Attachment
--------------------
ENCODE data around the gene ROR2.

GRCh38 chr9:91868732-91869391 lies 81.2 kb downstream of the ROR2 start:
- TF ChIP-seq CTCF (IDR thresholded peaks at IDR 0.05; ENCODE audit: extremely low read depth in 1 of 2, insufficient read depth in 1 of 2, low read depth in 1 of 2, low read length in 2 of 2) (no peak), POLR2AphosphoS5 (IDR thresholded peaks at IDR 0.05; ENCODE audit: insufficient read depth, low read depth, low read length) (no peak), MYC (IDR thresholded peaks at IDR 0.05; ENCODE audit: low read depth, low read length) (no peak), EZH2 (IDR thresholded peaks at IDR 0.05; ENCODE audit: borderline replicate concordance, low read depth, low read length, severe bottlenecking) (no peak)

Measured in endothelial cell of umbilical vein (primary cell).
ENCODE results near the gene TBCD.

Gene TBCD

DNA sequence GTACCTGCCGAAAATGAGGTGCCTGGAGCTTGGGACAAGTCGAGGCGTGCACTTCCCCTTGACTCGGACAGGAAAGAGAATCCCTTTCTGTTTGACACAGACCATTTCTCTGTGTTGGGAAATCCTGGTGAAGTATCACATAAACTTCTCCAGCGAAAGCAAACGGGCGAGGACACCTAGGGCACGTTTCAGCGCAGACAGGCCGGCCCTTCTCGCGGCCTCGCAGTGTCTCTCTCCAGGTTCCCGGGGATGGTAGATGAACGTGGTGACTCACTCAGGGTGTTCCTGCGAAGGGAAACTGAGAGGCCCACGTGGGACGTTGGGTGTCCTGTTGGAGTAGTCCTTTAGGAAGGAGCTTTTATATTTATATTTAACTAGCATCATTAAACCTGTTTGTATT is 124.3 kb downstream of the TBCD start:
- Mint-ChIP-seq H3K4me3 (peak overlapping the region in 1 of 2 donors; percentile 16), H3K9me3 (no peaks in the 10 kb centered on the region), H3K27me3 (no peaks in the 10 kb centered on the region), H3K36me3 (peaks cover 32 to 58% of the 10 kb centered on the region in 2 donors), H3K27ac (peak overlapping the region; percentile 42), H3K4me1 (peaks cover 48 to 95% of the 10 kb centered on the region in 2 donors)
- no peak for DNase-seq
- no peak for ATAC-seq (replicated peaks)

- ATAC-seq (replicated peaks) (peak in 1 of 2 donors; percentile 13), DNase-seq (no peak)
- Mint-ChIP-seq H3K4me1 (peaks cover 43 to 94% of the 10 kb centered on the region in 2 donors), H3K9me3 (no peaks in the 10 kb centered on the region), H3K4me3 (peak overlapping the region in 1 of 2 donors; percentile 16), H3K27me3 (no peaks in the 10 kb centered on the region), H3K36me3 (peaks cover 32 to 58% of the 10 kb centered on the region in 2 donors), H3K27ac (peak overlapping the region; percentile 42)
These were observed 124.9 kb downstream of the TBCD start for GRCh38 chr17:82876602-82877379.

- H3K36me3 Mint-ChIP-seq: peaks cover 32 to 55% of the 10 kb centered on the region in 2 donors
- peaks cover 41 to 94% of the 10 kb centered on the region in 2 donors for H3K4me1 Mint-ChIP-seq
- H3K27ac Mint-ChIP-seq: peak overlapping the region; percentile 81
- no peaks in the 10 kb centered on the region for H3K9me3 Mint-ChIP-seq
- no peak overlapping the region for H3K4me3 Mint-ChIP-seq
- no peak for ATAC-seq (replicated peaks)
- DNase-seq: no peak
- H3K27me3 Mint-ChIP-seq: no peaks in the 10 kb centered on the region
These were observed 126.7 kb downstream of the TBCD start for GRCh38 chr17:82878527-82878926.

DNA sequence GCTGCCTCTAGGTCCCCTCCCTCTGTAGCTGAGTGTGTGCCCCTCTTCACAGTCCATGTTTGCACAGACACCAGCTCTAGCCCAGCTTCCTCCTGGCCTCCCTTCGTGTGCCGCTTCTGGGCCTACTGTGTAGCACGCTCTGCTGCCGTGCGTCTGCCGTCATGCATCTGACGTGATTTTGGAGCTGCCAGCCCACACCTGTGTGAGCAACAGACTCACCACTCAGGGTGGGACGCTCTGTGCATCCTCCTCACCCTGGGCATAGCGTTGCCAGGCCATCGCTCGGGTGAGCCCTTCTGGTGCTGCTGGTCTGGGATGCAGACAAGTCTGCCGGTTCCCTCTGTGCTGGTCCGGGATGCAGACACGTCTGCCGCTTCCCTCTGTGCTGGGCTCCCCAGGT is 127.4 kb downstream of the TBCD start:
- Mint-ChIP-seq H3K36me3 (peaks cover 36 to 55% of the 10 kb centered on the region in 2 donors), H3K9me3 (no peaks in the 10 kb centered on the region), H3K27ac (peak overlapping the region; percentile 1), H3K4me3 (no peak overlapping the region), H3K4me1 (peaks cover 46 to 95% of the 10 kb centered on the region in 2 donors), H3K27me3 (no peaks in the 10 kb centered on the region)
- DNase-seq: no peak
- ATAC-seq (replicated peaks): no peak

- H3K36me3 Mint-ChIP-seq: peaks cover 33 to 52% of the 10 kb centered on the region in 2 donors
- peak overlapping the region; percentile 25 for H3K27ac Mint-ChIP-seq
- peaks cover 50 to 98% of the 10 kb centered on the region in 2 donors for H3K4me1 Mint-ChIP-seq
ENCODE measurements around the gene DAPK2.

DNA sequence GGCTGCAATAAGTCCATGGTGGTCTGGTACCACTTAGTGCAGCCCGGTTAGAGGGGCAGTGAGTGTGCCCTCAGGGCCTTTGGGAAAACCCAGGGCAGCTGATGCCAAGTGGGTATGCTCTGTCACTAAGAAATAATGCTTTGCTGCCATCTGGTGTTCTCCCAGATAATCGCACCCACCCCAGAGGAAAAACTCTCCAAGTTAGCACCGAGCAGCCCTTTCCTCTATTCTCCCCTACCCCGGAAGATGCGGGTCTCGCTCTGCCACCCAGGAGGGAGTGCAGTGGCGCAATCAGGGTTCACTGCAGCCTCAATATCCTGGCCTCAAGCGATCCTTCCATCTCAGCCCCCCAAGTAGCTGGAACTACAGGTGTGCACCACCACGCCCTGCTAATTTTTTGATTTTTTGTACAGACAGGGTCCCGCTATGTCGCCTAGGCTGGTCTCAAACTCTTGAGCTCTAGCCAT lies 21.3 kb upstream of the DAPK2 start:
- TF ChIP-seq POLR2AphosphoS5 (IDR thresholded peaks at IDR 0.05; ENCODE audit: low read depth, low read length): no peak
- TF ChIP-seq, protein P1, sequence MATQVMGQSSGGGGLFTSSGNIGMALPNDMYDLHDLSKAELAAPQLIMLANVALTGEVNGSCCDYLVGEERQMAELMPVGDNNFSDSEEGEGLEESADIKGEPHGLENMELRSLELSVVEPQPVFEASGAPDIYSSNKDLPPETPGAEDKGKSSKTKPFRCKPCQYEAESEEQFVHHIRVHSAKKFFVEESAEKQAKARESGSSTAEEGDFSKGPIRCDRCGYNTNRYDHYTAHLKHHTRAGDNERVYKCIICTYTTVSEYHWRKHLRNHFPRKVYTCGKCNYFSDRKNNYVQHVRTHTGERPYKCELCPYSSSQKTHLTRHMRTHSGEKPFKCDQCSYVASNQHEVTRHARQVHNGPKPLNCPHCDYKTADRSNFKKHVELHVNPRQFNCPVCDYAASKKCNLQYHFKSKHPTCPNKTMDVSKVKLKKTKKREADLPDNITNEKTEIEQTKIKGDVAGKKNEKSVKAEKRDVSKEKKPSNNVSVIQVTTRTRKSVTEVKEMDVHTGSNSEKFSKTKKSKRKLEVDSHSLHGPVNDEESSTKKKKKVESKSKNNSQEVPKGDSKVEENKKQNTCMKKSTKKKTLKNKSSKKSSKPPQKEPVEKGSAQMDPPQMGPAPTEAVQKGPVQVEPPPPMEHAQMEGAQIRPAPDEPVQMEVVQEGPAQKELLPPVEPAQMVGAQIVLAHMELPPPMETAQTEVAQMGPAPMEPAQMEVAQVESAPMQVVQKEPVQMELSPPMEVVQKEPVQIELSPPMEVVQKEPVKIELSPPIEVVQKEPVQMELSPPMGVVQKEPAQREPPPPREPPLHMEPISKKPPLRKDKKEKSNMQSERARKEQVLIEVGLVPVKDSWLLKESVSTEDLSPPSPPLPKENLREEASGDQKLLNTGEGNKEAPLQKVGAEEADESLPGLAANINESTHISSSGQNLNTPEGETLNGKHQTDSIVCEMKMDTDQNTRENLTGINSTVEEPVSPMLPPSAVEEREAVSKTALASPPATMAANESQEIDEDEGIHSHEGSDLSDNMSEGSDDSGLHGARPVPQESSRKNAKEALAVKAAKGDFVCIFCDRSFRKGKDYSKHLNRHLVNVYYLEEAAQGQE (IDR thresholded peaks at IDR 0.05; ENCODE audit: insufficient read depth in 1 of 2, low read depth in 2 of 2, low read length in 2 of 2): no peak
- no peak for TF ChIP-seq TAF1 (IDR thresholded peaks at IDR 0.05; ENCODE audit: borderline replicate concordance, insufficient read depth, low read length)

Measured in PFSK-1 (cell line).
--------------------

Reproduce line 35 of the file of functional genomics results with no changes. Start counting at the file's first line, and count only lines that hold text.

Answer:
Measured in PFSK-1 (cell line).